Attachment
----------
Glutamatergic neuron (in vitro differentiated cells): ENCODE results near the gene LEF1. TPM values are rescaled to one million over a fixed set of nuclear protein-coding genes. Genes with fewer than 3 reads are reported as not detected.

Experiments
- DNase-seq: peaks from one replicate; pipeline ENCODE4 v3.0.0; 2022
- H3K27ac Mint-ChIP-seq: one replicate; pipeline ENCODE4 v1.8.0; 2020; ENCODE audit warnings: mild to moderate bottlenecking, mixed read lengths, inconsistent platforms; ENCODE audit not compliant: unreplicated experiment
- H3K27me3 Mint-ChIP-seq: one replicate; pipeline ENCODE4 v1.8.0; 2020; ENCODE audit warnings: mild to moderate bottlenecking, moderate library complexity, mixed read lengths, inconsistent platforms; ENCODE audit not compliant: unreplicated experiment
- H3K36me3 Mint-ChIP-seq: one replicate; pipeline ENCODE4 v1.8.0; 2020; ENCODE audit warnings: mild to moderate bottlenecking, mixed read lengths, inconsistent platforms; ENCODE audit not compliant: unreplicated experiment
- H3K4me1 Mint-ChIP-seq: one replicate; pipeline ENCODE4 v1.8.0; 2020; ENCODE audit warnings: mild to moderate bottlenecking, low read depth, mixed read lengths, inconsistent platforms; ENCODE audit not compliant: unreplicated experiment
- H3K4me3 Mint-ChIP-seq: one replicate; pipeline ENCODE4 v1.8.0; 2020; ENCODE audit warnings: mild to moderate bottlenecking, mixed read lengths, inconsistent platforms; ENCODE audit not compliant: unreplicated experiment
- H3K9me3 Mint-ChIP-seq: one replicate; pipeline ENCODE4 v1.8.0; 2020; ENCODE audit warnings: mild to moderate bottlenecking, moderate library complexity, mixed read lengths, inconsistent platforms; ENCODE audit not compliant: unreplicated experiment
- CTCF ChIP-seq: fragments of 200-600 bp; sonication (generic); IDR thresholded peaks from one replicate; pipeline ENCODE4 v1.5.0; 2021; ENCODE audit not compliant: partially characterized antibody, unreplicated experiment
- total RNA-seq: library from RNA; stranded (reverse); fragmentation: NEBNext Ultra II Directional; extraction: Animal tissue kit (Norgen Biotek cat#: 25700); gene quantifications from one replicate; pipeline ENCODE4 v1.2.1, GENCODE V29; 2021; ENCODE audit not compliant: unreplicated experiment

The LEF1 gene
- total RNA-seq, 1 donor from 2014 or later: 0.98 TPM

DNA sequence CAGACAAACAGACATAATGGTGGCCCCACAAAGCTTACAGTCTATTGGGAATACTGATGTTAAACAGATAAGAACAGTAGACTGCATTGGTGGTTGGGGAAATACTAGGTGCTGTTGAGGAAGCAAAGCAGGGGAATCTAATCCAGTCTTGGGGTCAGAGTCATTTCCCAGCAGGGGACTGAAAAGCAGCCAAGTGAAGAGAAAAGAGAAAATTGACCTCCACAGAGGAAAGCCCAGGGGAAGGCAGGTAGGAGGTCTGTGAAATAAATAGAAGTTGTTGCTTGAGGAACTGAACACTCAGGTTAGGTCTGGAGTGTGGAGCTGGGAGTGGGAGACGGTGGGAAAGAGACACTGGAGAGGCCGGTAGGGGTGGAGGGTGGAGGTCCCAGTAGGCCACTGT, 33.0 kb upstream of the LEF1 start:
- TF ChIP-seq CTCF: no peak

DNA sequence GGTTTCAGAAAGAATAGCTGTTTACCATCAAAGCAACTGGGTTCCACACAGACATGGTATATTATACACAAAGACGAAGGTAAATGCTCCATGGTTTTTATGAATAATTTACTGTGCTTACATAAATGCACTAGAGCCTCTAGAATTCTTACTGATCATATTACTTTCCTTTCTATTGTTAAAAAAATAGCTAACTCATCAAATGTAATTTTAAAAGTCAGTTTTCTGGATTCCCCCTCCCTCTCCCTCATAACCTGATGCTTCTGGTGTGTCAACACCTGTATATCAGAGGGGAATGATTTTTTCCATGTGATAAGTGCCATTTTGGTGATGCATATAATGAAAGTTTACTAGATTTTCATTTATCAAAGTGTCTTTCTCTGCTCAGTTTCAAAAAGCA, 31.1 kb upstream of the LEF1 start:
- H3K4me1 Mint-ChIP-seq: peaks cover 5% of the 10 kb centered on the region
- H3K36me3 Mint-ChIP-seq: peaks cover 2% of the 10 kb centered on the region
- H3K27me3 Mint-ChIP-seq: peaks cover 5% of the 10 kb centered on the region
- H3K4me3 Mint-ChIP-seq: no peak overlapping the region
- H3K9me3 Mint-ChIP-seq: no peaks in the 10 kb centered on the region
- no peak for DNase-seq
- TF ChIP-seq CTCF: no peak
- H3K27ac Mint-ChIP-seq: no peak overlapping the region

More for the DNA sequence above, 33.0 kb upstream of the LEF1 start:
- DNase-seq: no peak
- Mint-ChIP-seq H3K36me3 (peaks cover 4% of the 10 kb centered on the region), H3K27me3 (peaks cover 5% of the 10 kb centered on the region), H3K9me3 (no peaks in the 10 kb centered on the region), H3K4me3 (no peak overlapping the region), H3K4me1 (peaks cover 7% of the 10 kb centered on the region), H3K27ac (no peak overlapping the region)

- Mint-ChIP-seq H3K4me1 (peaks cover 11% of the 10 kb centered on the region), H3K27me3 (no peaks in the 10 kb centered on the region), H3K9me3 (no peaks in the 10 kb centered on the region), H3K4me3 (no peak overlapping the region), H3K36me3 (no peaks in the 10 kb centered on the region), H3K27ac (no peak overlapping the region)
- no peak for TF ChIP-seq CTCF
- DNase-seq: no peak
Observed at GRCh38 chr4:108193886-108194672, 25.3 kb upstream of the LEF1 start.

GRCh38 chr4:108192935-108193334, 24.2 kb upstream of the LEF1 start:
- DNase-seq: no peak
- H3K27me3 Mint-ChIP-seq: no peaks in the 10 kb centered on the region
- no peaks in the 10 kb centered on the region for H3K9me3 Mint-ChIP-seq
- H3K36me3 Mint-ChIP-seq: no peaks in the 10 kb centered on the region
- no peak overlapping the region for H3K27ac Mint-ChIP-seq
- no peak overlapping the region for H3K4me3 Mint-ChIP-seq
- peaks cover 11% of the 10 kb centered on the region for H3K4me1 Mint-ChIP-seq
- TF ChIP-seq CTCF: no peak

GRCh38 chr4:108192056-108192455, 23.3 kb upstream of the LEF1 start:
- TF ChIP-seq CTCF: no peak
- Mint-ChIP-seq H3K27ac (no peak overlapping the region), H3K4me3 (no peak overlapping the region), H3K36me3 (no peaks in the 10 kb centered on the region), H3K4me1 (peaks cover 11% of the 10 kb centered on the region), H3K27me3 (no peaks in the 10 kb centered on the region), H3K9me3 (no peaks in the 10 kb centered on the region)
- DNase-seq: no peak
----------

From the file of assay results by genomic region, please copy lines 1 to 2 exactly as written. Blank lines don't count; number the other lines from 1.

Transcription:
Glutamatergic neuron (in vitro differentiated cells): ENCODE results near the gene LEF1. TPM values are rescaled to one million over a fixed set of nuclear protein-coding genes. Genes with fewer than 3 reads are reported as not detected.

Experiments